Sony KD-65XH8096 comes equipped with a 4K LCD panel of the type IPS (In Plane Switching). This type of LCD panel is known for sacrificing some contrast and black level, in favor of a wider viewing angle. Here, Sony is in the same class as many of LG’s LCD screens, which also use IPS.
The Sony screen also boasts direct LED taillights, rather than the cheaper edge-LED variant. Here we are talking only about a static taillight, without local dimming as we find on the big brother XH9005. The Sony screen thus has no possibility of dimming or raising the brightness in certain parts of the image, which clearly affects the contrast.
The first impression is that Sony has achieved a lot right with this screen. The aforementioned LED backlight ensures even light distribution, and we can move relatively much to the side without the colors changing character. This is clearly an advantage, not least when we move up in screen size.
The Sony screen also excels with impressive image sharpness and smooth, natural color balance. We can enjoy everything from close-up nature programs to fast-paced sports broadcasts with great realism. The XH8096 manages to display everything from low-resolution SD broadcasts to true 4K film at its best, without introducing excessive sharpness or “muddy” noise reduction. The movements are very smooth and even, without introducing unnatural soap opera effect.
XH80 vs XH90
During the test, we also had the more expensive big brother XH9005 standing next to it, and XH8096 actually comes out surprisingly well from the comparison in several areas. The two Sony models use the same video processor (Sony X1) for image processing, but different types of image panel (IPS in XH8096, and VA with local dimming in XH9005).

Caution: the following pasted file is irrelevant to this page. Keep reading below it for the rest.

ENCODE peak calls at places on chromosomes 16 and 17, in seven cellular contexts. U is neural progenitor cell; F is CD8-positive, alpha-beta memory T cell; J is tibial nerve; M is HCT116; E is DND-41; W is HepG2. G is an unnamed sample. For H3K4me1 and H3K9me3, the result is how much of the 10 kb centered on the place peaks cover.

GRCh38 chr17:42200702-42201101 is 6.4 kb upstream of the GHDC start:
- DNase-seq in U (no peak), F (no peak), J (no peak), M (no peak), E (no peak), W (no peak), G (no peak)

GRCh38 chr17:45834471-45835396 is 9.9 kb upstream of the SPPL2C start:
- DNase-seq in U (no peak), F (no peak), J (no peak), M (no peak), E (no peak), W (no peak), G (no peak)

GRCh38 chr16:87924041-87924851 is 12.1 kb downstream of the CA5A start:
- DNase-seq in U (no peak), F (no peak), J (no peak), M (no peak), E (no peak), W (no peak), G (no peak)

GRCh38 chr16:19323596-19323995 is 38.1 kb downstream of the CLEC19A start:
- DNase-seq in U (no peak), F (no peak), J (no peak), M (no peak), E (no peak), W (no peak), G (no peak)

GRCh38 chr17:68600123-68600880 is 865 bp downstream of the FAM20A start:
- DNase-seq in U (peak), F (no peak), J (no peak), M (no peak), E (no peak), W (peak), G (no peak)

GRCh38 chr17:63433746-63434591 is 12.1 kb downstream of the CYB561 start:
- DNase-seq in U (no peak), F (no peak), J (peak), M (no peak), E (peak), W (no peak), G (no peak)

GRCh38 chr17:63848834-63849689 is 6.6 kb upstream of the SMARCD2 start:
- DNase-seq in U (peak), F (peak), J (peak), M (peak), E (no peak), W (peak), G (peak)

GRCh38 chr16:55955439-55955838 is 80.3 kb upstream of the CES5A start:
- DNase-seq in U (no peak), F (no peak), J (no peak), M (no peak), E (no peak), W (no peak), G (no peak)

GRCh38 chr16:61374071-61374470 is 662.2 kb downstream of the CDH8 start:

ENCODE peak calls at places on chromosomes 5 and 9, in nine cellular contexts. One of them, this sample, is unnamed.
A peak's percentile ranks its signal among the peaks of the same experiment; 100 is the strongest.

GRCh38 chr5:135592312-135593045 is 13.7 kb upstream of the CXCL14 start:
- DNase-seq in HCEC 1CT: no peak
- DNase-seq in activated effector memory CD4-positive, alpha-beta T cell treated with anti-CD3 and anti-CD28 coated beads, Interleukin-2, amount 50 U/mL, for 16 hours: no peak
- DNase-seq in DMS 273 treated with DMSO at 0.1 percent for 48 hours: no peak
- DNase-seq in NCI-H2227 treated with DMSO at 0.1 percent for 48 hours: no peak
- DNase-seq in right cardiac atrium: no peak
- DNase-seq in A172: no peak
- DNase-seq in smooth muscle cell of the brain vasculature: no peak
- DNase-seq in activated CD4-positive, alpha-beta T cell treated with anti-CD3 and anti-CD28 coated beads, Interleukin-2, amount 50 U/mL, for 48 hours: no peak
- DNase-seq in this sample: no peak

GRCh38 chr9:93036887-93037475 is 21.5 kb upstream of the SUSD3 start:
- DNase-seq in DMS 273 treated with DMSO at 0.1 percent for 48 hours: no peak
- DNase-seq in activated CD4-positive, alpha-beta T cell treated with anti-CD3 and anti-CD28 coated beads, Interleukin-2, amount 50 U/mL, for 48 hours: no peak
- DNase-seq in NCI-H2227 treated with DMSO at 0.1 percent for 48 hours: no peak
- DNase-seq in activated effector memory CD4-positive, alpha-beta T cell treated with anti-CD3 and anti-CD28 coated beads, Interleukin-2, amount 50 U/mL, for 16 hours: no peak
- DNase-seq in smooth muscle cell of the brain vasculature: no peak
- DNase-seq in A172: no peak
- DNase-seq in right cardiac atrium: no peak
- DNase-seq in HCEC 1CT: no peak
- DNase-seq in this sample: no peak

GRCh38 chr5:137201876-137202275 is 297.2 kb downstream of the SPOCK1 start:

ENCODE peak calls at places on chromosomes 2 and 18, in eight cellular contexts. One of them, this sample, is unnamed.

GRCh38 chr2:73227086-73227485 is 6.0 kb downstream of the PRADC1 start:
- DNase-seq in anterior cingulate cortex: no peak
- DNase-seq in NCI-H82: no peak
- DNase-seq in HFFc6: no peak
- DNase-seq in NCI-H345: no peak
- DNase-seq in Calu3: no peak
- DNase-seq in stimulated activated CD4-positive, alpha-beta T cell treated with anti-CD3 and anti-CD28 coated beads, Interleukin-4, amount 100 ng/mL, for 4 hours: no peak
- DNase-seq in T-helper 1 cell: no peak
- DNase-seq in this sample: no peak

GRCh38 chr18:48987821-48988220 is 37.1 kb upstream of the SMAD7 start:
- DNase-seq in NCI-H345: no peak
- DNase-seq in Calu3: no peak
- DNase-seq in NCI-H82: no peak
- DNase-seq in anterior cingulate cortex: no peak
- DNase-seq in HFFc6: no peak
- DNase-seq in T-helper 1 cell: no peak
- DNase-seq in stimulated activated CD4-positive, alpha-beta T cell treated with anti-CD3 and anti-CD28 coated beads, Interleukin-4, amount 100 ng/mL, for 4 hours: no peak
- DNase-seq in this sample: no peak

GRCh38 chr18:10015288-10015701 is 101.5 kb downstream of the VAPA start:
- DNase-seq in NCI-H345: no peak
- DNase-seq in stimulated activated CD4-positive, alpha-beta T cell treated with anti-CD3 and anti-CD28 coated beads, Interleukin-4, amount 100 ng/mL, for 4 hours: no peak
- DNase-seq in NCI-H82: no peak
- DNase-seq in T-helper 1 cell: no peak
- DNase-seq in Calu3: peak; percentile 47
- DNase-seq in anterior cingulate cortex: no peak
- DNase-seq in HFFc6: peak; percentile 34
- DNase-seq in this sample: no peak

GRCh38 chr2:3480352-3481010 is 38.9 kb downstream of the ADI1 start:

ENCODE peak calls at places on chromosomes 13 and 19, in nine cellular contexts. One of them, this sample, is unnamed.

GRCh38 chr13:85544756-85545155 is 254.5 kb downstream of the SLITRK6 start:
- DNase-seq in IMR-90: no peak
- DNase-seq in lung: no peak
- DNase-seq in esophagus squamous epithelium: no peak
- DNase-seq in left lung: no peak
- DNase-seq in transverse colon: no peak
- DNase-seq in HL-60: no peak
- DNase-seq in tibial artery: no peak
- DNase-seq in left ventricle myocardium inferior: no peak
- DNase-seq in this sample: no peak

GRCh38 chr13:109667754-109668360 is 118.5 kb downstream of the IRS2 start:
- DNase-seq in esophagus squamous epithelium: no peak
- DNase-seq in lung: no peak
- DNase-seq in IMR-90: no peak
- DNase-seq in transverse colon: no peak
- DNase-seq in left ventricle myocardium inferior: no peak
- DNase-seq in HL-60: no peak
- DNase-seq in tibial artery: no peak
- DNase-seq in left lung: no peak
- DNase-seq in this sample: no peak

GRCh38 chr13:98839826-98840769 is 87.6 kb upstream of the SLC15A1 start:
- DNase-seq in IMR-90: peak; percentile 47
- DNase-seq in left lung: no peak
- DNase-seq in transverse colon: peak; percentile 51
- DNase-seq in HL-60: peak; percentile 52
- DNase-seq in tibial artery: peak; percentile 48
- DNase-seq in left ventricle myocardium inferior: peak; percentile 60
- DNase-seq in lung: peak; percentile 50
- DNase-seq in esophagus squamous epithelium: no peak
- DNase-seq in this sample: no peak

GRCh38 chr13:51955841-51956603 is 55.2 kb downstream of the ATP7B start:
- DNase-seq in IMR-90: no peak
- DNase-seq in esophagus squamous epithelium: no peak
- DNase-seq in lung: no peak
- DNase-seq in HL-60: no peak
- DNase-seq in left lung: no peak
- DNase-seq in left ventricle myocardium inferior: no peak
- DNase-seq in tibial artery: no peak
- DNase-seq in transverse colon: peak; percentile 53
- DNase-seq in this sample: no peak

First of all, it is obvious that the XH8096 does not lag behind the big brother in maximum brightness and contrast. The latter is able to turn up the light more, which is a clear advantage when watching TV in daylight. This also applies when we watch video in HDR quality: the XH9005 has significantly more “punch” in the brightest parts, in that image effects such as sunlight, flames and dazzling headlights, get significantly more glow.
However, everything is not just black and white between the Sony screens: in normal dim room lighting, the XH80 actually looks absolutely brilliant. The absence of active local dimming results in a slightly lower black level, but also means that you avoid uneven lighting / outlines around bright objects, as the XH9005 may have a tendency to do. In fact, the XH8096 has to be said to perform impressively well, especially given the price difference. With the exception of the contrast, the screens behave relatively similarly, with the same good image processing, smooth movements and excellent noise reduction.
The Sony XH8096 has no particularly expensive speaker solution on board, only standard stereo speakers. The voice reproduction is relatively clear and distinct, but the sound in general appears a bit slim and a little bass-rich.
Fortunately, the Sony XH8096 supports Atmos audio processing and HDMI ARC. This allows it to be easily upgraded using an external soundboard such as the Sonos Arc or other compatible Atmos soundbars.
With the XH8096, Sony can offer an affordable large screen that has most of the features in order. Here you get 4K resolution, Android TV with plenty of apps, support for Dolby Vision HDR and Dolby Atmos audio, which makes this a useful TV for most people.
The picture quality does not belong to the high-end class: the absence of local dimming means that you can not expect as juicy contrast in the most demanding film scenes. But in some areas, the XH8096 can actually compete with far more expensive TVs: the sharpness is impressive, the colors natural (with a wide viewing angle), and the movements seamless. All in all, an affordable TV with more strengths than weaknesses!